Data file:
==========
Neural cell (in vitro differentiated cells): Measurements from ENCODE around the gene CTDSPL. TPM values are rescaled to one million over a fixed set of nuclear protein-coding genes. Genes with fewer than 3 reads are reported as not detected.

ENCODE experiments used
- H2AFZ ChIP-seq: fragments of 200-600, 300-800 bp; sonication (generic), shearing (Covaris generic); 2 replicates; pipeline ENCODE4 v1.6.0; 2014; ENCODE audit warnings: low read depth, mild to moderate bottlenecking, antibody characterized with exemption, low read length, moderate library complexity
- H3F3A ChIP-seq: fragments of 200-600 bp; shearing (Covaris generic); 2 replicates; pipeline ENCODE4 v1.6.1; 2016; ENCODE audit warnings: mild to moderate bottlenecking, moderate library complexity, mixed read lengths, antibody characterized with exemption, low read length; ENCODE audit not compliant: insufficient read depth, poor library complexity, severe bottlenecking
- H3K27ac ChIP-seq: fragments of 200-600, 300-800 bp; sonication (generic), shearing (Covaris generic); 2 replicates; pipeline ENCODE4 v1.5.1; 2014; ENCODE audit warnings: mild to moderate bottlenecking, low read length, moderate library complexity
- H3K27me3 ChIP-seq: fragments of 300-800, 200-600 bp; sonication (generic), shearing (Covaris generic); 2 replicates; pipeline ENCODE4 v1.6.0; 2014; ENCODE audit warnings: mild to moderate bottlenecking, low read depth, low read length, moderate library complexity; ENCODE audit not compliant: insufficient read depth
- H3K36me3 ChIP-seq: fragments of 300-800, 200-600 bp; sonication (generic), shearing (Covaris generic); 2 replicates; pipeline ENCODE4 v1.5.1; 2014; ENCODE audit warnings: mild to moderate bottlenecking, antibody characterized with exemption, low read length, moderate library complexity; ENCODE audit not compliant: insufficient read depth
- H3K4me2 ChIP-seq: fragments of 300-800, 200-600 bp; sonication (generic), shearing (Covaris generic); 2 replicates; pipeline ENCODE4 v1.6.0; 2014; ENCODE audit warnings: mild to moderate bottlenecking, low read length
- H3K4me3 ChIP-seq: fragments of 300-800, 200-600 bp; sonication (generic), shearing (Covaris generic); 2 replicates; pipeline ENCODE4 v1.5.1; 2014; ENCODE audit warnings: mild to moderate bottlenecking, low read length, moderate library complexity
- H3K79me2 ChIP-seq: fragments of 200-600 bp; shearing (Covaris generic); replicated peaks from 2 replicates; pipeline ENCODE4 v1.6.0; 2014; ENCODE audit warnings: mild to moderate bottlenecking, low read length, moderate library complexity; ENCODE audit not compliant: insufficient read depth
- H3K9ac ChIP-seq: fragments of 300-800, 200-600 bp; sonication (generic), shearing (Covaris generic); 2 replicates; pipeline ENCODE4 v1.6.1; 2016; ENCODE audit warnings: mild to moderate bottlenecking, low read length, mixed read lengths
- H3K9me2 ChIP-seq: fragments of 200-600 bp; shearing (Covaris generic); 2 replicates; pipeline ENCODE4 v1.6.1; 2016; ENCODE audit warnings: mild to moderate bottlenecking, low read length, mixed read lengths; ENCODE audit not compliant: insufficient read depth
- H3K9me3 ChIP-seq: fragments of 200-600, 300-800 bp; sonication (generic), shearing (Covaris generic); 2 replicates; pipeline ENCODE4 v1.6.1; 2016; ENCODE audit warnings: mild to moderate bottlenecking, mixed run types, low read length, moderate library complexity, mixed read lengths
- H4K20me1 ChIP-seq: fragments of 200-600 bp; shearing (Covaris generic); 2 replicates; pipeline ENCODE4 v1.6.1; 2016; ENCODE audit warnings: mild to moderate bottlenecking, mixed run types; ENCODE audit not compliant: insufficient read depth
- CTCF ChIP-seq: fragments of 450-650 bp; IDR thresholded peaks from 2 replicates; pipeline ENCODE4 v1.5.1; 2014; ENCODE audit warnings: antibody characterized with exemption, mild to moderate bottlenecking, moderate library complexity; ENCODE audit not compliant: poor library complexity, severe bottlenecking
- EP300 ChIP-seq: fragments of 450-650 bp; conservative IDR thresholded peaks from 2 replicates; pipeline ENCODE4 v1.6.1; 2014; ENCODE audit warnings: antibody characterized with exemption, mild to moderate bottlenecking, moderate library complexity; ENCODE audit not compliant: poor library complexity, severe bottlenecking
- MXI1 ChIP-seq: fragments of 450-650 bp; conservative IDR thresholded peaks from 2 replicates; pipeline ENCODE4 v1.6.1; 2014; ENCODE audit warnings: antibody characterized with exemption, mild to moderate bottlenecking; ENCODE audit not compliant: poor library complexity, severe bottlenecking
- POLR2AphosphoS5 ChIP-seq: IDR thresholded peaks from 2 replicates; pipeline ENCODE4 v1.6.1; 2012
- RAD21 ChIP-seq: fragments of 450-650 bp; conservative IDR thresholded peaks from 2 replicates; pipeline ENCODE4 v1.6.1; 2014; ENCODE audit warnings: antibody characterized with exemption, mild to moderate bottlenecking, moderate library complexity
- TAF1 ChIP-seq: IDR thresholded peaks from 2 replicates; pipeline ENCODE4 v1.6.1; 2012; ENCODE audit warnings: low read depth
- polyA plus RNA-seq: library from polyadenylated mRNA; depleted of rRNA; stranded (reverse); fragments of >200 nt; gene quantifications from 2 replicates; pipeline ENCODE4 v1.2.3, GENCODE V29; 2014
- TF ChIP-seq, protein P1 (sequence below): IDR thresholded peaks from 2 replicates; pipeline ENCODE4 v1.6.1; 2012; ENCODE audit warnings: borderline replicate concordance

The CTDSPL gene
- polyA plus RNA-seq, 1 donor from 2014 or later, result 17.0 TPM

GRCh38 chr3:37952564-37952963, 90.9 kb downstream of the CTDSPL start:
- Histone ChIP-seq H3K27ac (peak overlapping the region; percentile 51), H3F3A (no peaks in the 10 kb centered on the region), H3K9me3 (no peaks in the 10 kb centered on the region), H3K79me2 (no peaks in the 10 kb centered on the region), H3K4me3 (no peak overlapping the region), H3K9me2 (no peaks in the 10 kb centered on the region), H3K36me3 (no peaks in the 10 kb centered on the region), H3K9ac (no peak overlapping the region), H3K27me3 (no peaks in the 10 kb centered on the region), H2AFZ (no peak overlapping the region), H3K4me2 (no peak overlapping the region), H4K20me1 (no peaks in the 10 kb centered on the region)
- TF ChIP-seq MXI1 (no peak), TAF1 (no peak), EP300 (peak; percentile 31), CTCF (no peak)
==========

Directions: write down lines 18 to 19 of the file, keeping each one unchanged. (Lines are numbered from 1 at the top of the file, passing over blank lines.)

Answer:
- POLR2AphosphoS5 ChIP-seq: IDR thresholded peaks from 2 replicates; pipeline ENCODE4 v1.6.1; 2012
- RAD21 ChIP-seq: fragments of 450-650 bp; conservative IDR thresholded peaks from 2 replicates; pipeline ENCODE4 v1.6.1; 2014; ENCODE audit warnings: antibody characterized with exemption, mild to moderate bottlenecking, moderate library complexity